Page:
It's not often we find ourselves saying this, but we agree with Comptroller Peter Franchot. He's absolutely right that the simplest, most effective way to ensure the major investment Guinness owner Diageo wants to make in a new brewery/taproom/tourist destination in Baltimore County and to foster the development of our home-grown brewing industry is to simply add a zero to the end of Maryland's current limit on the number of barrels of beer that brewers can sell on site and make it 5,000 rather than 500.
But things are never simple when it comes to Maryland liquor laws. Too many special interests are involved. To wit: Legislation that passed the House of Delegates would give Diageo and the Maryland Brewers Association a 2,000 barrel limit for taproom sales — and an extra 1,000 barrels if they sell them to a wholesaler first. That means a brewer would have to make the beer, put it in kegs, put the kegs on a truck, drive them to a wholesale warehouse, unload them from the truck, re-load them, drive them back and unload them in the taproom. This protects Maryland's consumers how? If the wholesalers are looking for a payoff, couldn't the brewers just write a check?
Sadly, that absurdity isn't really the problem with House Bill 1283. Rather, it contains two provisions that could jeopardize the Guinness project and harm the state's existing brewing industry.
The biggest issue is contained in an amendment to the House bill that prohibits breweries with what's known as a class five license from selling beer in a taproom or retail operation on site unless it is brewed and fermented entirely on the premises. That eliminates a practice known as "contract brewing" in which one brewery might enter into an agreement to have its beer produced at another brewer's facility — a circumstance that happens frequently when a brewer lacks capacity to keep up with sales or the specialized equipment needed to produce a particular style of beer. Proponents of the amendment argue that the letter of the law as it presently exists prohibits contract brewing, but the comptroller's office has never interpreted it that way, and the practice has been common since the beginning of Maryland's brewing industry. It particularly helps new entrants because they don't need to take the risk of buying large amounts of equipment up-front.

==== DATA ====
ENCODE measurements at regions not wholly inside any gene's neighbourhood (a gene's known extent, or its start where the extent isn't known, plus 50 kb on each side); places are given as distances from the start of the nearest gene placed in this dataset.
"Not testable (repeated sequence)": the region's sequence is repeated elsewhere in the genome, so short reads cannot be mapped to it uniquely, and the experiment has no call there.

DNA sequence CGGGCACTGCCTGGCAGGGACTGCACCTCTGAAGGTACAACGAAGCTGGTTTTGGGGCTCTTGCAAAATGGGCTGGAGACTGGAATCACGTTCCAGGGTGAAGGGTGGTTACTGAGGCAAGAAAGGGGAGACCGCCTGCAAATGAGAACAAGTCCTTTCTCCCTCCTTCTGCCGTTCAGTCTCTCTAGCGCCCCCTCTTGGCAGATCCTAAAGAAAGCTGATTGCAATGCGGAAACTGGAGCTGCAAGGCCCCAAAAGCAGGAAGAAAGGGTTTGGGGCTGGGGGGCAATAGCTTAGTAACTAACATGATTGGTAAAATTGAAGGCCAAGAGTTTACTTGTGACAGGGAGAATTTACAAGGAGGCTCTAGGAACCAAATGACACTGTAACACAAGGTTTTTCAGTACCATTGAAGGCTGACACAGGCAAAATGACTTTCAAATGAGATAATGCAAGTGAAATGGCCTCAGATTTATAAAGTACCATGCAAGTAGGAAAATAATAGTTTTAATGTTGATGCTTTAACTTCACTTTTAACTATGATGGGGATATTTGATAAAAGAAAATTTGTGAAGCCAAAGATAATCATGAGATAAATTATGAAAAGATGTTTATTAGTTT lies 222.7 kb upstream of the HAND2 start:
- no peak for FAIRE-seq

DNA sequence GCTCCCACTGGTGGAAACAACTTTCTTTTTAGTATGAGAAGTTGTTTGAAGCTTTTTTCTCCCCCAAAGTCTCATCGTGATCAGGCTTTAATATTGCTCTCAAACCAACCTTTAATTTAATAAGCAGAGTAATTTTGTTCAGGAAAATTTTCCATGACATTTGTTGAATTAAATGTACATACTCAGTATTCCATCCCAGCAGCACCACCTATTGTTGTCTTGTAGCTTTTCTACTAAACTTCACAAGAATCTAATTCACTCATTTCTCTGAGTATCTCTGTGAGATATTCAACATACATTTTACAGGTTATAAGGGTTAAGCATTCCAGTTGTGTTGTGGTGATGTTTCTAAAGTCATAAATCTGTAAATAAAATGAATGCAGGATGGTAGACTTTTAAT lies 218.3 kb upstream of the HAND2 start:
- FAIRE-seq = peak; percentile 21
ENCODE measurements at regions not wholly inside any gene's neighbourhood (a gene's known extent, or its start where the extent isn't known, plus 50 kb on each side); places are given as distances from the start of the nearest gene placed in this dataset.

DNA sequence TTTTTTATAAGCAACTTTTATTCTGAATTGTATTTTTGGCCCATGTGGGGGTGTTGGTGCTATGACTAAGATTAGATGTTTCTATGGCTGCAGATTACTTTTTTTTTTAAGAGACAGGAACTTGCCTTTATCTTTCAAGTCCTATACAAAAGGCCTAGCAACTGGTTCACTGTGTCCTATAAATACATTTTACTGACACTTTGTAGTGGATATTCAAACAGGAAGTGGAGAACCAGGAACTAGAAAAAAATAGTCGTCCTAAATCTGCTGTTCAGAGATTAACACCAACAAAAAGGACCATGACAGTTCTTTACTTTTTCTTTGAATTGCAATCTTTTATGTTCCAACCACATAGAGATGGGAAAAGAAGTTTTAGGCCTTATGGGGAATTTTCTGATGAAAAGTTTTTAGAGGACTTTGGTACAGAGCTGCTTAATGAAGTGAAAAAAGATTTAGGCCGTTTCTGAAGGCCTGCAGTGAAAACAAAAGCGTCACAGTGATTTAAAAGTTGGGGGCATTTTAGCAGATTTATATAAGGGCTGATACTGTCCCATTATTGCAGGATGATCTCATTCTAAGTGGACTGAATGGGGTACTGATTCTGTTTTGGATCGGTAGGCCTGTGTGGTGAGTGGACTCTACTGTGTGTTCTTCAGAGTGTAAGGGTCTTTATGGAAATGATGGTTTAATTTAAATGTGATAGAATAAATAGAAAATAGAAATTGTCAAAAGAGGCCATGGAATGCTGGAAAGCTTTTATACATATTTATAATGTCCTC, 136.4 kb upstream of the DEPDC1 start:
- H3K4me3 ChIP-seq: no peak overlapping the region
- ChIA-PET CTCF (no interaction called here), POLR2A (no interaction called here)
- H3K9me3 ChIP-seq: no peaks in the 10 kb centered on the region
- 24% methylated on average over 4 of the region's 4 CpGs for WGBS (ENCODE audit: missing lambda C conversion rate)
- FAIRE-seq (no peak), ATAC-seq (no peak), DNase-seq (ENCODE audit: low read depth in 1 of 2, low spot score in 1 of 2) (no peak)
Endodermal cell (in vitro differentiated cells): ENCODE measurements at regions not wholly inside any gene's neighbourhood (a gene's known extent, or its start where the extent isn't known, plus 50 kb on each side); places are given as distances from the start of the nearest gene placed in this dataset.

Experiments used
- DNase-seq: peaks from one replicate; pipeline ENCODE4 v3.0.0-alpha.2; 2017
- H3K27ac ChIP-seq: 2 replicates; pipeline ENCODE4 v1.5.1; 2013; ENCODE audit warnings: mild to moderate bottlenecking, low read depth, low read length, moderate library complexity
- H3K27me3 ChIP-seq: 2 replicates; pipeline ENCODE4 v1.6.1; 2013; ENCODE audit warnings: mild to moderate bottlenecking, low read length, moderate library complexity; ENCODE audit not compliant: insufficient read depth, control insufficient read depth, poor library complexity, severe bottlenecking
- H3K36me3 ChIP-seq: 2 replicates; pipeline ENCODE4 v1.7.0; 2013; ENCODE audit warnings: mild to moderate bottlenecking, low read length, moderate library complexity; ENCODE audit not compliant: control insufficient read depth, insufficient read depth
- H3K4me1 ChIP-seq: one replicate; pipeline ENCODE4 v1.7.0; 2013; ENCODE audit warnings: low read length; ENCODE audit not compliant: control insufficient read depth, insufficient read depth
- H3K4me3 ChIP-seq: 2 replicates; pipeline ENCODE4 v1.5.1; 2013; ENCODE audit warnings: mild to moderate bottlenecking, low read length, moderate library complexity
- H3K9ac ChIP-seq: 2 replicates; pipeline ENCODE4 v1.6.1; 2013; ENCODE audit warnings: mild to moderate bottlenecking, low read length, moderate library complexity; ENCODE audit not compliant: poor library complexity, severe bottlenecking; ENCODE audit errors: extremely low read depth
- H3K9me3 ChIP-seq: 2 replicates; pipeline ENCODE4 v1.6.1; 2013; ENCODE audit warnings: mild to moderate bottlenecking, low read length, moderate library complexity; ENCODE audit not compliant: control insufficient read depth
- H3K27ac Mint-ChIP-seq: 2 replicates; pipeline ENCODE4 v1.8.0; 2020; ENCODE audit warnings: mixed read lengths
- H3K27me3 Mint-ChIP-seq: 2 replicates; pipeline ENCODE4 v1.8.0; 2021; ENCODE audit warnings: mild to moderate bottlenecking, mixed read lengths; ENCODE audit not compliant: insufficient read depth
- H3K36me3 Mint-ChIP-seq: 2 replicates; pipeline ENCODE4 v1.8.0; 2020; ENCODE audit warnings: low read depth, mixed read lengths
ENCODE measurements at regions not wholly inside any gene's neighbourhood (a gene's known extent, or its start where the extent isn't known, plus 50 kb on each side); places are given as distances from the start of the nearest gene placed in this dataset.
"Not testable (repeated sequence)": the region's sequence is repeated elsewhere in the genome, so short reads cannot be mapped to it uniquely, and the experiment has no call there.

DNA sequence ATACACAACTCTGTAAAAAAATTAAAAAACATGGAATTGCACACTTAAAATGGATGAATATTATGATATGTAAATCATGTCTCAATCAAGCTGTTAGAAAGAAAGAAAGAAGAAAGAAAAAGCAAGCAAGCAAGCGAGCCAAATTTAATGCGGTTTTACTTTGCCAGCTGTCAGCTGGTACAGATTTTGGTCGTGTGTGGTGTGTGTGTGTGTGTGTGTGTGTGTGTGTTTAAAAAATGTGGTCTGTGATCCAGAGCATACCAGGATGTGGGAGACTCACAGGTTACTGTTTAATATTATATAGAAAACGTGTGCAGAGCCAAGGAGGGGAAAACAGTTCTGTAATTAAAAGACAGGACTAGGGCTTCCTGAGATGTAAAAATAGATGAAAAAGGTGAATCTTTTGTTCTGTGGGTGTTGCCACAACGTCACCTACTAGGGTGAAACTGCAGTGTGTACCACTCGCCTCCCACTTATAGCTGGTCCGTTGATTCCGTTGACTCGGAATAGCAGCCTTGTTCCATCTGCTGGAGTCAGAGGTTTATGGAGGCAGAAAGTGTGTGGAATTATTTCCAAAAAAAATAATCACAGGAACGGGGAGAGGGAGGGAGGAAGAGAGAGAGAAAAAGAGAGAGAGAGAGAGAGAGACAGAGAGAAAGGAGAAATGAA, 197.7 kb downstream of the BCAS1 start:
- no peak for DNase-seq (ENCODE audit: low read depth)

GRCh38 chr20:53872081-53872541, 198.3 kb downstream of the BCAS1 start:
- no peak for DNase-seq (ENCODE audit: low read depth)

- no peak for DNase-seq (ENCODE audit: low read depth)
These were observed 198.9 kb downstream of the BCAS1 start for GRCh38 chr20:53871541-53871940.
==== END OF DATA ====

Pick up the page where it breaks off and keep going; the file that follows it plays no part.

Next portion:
But worse, the new language in the bill effectively kills the Guinness project. Diageo had never intended to brew Guinness' marquee product — stout — in Maryland; it is made only in Dublin. But it did, of course intend to serve stout in its taproom. With all due respect, who's going to make a pilgrimage to Relay to sample a Guinness Blonde? The plan was to import unfinished stout that would be barrel aged, fermented and kegged or bottled here. That would have been legal under existing law but not under House Bill 1283.
The other problem is a change to the hours when brewers' taprooms can operate. Currently, that's regulated by county liquor boards, as such matters are generally for liquor license holders. But House Bill 1283 requires that taprooms close at 9 p.m. on Sundays through Thursdays and 10 p.m. on Fridays and Saturdays. Currently, depending on the county, some are allowed to stay open until midnight on weekends and even in a few cases until 2 a.m. That change will hurt businesses that have made investments based on their current license conditions. Some have suggested grandfathering in existing license holders or those in the process of applying for them, but setting up more restrictive rules for new entrants would stifle the growth of the industry and would further complicate the state's already convoluted liquor laws.
The reason hours of operation were on the table in the first place was as part of negotiations between brewers and the retailers who would have preferred no changes at all to the rules — and who have historically had an outsized influence in the General Assembly. They don't want taprooms to act as de facto bars, and hence become competition, but that wasn't a realistic fear anyway. Who would go to all the expense and trouble of setting up a brewery just to compete with a bar — which has a natural advantage anyway in being able to sell more than one brand of beer, not to mention wine and liquor?
Backers of the legislation say it's a good compromise because all sides had to give up something. But why should anyone have to? We suspect there is a widespread consensus in the public and the General Assembly that Maryland should encourage the local brewing industry and do what's necessary to advance the Guinness project. We urge the Senate to amend the House bill so it does that and no more.